Apple sells more mobile PCs than Dell
But only if the iPad is a mobile PC
Apple is now a more successful global seller of mobile computers than Dell, according to new third-quarter numbers from market watcher DisplaySearch.
The catch: it has to include iPad sales to do so.
According to DisplaySearch, Apple shipped 6.3m mobile computers - media tablets, laptops and netbooks, basically - in Q3 2010. Dell came in just behind it with shipments of 6.1m units.
Those figures give the two firms respectively 12.4 per cent and 11 per cent of the world mobile PC market.
Ahead of them both were HP - 9.5m units, 17.3 per cent market share - and Acer - 9.1m units, 16.5 per cent share. Toshiba came in fifth place, shipping 4.3m mobile computers for an eight per cent share of the market.
Q3 2010 Global Mobile Computer Shipments
The top five brands account for 65.2 per cent of the total mobile PC market, said DisplaySearch, as punters increasingly want to buy machines from companies they have heard of.
DisplaySearch reckons the iPad alone accounted for eight per cent of all mobile computers shipped in Q3, matching Toshiba's four-odd million units. Take those out of the equation and Apple's share for the quarter falls to 4.8 per cent, putting it in eighth place.
The question is, then, do you count the iPad as a computer? Fans will say yes, anti-fans will say no. Folk with a less polar viewpoint will say, 'probably'.
If you define a personal computer as "an electronic device for storing and processing data" (New Oxford American Dictionary) or as "a programmable machine that receives input, stores and manipulates data, and provides output in a useful format" (Wikipedia) then you have to allow that the iPad is a computer.
Of course, you also have to allow that almost every smartphone is a computer too, which would up Apple's market share further and bring Nokia into the frame. Sellers of Android phones probably don't ship enough of them to make the top five individually, despite the Google OS' strength as a platform. ®
You must be new here.
Otherwise you'd know that El Reg isn't invited to Apple events, and it seems El Reg is confused about what to do about it.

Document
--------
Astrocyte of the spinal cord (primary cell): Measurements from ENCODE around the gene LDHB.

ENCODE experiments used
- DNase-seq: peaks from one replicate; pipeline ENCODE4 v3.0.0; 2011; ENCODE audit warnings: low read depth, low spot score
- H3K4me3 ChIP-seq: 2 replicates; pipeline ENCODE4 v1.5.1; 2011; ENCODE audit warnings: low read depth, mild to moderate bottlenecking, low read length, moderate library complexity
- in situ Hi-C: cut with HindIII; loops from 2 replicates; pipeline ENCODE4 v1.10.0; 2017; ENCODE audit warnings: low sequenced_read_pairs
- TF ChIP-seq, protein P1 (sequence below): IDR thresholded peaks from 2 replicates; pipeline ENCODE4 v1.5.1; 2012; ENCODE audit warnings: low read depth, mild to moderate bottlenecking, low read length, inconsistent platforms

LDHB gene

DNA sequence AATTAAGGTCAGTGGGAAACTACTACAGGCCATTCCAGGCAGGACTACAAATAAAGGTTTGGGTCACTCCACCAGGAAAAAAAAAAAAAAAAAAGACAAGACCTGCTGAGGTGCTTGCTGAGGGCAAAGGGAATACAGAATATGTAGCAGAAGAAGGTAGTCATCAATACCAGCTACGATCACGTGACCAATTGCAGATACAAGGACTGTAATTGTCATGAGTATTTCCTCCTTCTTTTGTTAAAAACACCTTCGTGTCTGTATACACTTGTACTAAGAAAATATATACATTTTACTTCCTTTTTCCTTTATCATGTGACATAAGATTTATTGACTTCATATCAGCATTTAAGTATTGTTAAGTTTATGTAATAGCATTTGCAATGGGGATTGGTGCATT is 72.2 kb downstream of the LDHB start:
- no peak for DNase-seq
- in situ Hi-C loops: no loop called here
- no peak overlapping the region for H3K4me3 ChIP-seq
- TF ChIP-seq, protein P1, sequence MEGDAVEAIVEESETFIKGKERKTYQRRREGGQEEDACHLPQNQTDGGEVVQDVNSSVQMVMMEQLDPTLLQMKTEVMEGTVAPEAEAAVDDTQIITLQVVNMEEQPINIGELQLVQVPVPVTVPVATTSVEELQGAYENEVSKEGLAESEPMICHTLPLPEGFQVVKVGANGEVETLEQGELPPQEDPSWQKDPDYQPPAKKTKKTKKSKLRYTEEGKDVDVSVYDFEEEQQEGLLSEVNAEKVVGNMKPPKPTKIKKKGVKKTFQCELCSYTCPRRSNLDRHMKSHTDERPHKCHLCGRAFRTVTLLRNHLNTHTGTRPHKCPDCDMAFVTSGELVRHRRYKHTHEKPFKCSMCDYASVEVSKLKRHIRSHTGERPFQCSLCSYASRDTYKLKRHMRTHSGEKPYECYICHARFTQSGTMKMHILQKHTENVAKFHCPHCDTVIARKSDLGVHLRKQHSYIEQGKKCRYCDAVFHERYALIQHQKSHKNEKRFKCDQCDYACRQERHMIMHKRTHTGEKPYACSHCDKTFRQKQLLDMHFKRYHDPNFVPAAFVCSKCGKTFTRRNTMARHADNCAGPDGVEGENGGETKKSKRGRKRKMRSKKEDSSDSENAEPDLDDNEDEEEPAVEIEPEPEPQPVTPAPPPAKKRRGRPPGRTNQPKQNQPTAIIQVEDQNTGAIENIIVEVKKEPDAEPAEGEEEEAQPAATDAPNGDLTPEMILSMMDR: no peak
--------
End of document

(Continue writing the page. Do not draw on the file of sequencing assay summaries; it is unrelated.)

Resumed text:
We get a stream of these apple-suck-up pieces every so often for a few weeks, and then in a few weeks there'll be a substancial anti-apple piece which undoes any sucking up thats done. Meanwhile the new apple product coverage from El Reg continues to be watching other peoples streams.
Oh dear Michael C.
I think you missed a lot of the points I was trying to make in your rush to defend the iPad (for example, I did not make a keyboard a criteria!), but one in particular is very faulty and that is your reference to cloud.
Your idea that all that is required is 'the cloud' *is* the special use case. The idea of mobility inheriently means that it is fully functional anywhere. The requirement for a 3G connection to work is analogous to saying it needs to be plugged in to work (albeit over the air). 3G only covers about 30% of the worlds *urban* population currently. By default, the definition of mobile computing devices has never been applied to devices that can only be used in location A, B or C. (Ignoring special requirements like extreme temperatures or waterproof!) . For it to be mobile, the device needs to be fully functional everywhere, and for that a device needs removeable storage or open connectivity for backup, archiving (space is not limitless) and sharing.
PS - go read your cloud providers T&Cs in whom you trust. I think you will find that (1) they take no responsibility for any data loss and (2) can cut you off from your data if there is any suspicion of illegality etc. For your own sake, I suggest that you recognise cloud for what it is: AUXILARY storage i.e. backup and sharing ONLY.
My Windows phone 7 has pretty much all of that sutff - it certainly isn't a mobile computer.
To PC or not to PC
If people are buying ipads instead of a netbook or notebook then it is entirely valid to include them in these figures.
Whether that is the case or not is debatable of course.
If and when the iPad is able to operate 100% independently without it being necessary to sync to iTunes, then yes, I would definitely say it counts as a "real" mobile computer. As it is, I'd have to say "kinda maybe sorta-ish".